We had an unusual invitation drop in our laps last week. T posted a comment to a picture by our local zoo. The photo was of a Tawny Frogmouth – a bird native to Australia – and she remarked how it was something both of us would love to see up close some day. As it turns out, an acquaintance of ours works at the Henry Vilas Zoo, and saw the comment. She called T and asked if we’d like to “meet” the bird, whose name is Hagrid, in person! Of course we said “YES!!!” and plans were set in motion…
We arrived at the zoo on the appointed day a few minutes early. The zoo walking paths have been cordoned off to direct all traffic in a long, one-way loop to maximize social distancing. Everyone was wearing masks (which is as it should be) and we headed over to the barn where Hagrid lives. It was a chilly day, with temperatures in the upper 30s Fahrenheit, but the flamingoes were out enjoying the sun. We were escorted into the foyer of the building, and waiting while Hagrid was prepared to meet us.
Hagrid is being trained to be an animal ambassador for the zoo, and Hagrid’s trainer brought him out to the foyer of the building so we could get a closer look. He was wary of us, and also of the roofers, who were hammering away re-shingling the building next door. Tawny Frogmouths are carnivorous, and eat mostly insects, plus the occasional mouse, frog, or lizard. Frogmouths are named for their appearance – they really do look like they have a frog’s mouth. They are also prey for larger birds; raptors will eat them, and snakes and lizards will gladly eat their eggs if given the opportunity. Hagrid began “stumping” as the trainer called it, or staying still – sometimes with eyes closed – to appear like a tree branch. Their camouflage coloring is really quite remarkable.
We stayed for a while, asking questions about Hagrid. I took several photos, but missed more than a few photo-ops; I was overcome by a sense of wonder – that feeling that got me involved in birdwatching in the first place. I’m constantly amazed by the incredible diversity of the bird world, and the large degree of specialization that exists in feeding methods and the specialized equipment birds have evolved into to ensure their survival. As we wrapped up our visit with Hagrid and thanked his trainer, our acquaintance asked if we’d like to see the bear caves…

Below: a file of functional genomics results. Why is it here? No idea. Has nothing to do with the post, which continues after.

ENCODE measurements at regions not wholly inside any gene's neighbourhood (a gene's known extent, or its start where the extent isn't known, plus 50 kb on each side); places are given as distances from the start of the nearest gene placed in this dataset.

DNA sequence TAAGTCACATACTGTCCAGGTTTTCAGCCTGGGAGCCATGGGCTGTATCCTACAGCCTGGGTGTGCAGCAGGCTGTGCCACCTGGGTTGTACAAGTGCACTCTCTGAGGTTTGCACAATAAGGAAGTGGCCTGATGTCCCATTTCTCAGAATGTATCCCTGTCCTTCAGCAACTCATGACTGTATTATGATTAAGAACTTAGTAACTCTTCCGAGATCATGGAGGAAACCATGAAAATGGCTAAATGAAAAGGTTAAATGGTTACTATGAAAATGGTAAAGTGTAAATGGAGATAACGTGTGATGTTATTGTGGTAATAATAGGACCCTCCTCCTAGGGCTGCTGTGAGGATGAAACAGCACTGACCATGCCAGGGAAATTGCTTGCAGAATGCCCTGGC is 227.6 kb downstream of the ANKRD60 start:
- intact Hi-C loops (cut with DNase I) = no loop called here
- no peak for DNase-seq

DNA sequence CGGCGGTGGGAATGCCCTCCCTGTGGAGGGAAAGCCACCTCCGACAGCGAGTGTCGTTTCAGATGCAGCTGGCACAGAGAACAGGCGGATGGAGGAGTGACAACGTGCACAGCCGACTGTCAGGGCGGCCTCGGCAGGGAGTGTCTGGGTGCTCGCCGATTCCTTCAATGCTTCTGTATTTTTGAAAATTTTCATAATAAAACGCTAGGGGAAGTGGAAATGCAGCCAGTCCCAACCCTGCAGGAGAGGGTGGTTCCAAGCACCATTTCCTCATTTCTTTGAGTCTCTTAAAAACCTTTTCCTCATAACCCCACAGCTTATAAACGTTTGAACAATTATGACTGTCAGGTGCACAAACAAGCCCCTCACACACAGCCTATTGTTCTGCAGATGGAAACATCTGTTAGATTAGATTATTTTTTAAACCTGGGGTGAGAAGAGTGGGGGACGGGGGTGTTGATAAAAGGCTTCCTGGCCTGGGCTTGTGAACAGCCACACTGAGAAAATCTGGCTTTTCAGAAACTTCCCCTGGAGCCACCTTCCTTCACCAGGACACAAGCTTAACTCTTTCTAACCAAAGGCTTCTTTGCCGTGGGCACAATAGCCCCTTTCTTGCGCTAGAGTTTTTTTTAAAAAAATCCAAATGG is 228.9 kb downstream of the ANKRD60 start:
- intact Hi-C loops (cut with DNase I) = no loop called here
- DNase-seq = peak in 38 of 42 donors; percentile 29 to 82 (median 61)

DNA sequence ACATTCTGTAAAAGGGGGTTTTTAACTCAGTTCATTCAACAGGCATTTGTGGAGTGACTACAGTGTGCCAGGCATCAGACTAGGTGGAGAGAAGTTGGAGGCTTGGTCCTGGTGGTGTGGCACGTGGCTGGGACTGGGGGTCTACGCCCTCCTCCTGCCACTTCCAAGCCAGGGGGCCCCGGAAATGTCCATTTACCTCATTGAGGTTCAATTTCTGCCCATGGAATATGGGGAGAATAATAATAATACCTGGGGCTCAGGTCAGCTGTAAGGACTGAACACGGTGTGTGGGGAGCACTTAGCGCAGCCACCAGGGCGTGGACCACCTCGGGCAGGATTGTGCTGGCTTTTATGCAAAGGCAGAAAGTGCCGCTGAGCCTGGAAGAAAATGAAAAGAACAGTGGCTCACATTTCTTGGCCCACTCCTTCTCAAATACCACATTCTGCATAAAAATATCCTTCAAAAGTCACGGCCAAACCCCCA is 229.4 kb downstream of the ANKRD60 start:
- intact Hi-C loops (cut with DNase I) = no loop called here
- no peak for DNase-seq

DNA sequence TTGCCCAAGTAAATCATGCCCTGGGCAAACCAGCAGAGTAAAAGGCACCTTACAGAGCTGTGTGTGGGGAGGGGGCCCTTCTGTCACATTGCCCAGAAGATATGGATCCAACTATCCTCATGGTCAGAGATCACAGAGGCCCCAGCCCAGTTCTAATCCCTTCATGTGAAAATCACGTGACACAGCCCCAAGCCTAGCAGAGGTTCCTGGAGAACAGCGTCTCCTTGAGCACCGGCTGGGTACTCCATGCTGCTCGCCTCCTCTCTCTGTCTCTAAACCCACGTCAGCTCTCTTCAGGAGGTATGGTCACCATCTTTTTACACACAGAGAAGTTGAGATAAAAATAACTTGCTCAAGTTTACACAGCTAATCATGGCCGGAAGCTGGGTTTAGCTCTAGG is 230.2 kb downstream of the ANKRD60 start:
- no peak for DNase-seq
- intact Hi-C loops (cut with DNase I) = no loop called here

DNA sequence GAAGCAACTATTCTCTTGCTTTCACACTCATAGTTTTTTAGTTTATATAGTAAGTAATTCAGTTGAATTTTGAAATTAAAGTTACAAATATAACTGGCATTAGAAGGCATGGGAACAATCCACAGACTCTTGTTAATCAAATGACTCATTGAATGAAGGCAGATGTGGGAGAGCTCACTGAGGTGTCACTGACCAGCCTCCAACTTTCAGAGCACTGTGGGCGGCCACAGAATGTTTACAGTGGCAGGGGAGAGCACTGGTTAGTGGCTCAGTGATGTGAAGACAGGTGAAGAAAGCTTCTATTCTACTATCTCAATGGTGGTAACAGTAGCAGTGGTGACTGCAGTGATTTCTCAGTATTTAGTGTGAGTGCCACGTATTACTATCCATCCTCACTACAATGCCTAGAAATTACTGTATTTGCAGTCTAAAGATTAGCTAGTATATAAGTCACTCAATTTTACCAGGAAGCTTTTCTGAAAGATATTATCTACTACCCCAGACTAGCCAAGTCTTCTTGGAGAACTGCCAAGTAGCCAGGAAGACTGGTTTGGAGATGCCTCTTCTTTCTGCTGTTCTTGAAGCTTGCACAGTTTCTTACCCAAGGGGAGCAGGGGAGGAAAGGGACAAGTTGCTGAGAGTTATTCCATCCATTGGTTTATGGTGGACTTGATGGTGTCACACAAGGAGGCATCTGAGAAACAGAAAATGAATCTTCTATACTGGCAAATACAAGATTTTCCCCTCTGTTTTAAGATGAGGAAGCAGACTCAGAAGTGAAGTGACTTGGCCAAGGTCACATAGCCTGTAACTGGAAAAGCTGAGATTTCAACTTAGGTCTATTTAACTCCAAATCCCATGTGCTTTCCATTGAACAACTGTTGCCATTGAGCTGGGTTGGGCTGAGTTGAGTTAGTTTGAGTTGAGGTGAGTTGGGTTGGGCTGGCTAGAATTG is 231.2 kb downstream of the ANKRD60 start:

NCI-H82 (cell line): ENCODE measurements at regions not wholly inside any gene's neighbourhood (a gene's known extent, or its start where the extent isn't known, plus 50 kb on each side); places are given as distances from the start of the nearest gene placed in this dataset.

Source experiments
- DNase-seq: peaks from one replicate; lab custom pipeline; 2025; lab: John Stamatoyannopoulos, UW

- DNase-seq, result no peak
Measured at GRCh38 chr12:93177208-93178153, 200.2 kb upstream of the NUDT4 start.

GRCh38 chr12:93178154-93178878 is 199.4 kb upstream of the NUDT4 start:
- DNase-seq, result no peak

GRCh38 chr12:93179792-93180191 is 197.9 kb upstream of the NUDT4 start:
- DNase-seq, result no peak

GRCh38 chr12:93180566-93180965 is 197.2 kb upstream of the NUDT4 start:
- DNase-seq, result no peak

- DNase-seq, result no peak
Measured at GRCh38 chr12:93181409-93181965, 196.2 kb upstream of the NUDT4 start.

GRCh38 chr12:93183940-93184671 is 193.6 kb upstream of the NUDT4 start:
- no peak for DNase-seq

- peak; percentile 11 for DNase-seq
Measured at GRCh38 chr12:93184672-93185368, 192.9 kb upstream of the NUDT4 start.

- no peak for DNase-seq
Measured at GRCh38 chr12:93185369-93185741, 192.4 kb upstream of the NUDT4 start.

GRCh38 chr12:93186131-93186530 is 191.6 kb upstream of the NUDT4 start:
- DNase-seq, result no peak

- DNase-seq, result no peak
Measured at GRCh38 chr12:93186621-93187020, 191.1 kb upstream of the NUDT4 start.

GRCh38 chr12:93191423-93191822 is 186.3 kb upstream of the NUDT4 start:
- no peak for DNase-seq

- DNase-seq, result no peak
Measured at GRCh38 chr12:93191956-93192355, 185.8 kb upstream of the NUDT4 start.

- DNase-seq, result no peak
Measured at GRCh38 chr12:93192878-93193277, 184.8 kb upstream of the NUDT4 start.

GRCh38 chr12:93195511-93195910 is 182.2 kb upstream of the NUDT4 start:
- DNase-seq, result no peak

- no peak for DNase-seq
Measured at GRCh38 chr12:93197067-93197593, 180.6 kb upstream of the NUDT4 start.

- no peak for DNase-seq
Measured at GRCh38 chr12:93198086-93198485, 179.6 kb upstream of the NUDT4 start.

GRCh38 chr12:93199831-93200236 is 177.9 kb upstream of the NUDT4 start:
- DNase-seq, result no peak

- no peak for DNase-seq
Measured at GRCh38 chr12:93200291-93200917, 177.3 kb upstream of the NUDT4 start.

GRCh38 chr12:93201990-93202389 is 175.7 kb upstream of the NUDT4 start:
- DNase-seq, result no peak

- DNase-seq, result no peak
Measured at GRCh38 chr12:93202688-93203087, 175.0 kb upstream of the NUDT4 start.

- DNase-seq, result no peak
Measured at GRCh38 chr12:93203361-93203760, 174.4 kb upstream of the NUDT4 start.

These are the former indoor quarters for the bears. Built from concrete some time during the early 1970s, they are small and cramped little bunkers, which makes them exactly what a bear would want from a den to feel secure. It was fascinating seeing this still remaining part of the old zoo. They still exist only because the tunnel that accesses them is a convenient pass-through to get to the keeper’s areas of the polar bear exhibit. The dens were fascinating and also a bit creepy. I’m not the most broad-shouldered man, but I had just a little bit of trouble squeezing through the low, narrow doors into the dens.
We were extremely grateful for our special access to see Hagrid and the old bear dens. It’s not often such an opportunity comes along, and we were delighted we could take advantage of the invitation. Zoos, like so many institutions, are struggling right now. Because so few visitors are going to the zoo, revenue is down. The animals still need to be fed, along with a million other expenses that need to be covered to keep the zoos functioning until it’s safe to gather in crowds again, so please consider sending your favorite zoo or animal shelter a donation. Even a few dollars will help keep the lights on and the animals fed for another day.
To donate to the Henry Vilas Zoo, follow this link: https://www.henryvilaszoo.gov/